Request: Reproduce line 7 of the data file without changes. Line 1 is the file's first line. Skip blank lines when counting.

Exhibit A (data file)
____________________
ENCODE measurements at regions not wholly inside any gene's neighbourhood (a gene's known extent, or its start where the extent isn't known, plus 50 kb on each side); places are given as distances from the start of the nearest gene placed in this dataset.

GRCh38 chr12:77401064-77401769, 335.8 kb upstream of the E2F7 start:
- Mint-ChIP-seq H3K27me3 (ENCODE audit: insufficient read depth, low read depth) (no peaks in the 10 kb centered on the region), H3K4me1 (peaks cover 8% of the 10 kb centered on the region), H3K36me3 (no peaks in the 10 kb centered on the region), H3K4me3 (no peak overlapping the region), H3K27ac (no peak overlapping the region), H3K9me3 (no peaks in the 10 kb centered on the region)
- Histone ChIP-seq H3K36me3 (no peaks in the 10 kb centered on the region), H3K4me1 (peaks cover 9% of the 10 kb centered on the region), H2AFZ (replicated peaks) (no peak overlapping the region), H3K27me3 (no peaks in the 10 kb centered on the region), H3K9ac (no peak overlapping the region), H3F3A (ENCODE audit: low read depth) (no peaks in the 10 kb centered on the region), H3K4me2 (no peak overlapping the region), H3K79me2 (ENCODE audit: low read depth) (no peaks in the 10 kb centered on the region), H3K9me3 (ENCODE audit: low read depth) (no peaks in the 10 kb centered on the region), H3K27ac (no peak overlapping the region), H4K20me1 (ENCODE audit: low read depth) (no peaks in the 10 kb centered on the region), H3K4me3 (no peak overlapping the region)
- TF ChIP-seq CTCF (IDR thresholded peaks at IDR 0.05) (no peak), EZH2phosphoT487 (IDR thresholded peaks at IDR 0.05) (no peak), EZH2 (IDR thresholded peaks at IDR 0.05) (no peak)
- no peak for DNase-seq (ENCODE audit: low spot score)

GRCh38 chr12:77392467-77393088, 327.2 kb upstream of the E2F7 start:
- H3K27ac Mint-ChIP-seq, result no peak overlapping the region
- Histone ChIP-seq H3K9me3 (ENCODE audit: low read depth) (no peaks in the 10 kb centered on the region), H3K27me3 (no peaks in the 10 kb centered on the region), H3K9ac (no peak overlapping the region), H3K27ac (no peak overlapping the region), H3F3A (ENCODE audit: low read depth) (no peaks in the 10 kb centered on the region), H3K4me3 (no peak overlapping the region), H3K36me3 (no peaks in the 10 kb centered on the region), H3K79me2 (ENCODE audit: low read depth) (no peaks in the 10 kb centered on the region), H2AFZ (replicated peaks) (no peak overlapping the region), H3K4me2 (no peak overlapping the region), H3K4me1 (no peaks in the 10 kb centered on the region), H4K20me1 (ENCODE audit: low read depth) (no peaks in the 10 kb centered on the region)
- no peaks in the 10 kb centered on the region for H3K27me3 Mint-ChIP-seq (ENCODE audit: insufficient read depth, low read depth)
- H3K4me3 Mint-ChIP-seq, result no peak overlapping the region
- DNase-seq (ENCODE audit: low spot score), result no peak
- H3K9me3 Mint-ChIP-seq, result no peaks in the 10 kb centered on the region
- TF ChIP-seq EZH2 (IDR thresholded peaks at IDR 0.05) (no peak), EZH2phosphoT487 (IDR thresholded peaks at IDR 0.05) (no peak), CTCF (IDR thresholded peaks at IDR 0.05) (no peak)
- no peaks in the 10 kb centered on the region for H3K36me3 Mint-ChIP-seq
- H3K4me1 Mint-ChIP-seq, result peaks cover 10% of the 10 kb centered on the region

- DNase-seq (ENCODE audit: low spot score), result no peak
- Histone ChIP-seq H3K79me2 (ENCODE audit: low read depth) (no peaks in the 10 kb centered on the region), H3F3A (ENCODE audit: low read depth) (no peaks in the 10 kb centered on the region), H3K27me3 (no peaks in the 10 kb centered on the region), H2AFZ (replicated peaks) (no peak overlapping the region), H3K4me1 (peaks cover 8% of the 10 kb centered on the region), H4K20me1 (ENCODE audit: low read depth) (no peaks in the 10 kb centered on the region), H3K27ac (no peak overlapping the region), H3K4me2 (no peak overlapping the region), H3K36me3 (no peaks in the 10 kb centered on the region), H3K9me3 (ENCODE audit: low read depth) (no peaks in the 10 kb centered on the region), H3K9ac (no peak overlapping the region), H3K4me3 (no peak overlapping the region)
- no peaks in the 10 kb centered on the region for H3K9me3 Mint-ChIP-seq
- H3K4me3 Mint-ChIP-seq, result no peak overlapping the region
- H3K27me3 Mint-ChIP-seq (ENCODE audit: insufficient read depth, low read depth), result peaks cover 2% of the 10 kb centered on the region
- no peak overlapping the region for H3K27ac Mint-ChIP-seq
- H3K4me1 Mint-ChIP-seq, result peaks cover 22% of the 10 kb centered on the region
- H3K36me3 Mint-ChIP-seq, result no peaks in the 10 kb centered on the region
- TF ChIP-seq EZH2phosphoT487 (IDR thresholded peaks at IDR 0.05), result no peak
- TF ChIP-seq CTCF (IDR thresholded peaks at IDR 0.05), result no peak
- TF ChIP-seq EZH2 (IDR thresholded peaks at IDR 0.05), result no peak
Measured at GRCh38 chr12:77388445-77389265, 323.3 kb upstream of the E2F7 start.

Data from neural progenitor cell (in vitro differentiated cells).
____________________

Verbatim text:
GRCh38 chr12:77392467-77393088, 327.2 kb upstream of the E2F7 start: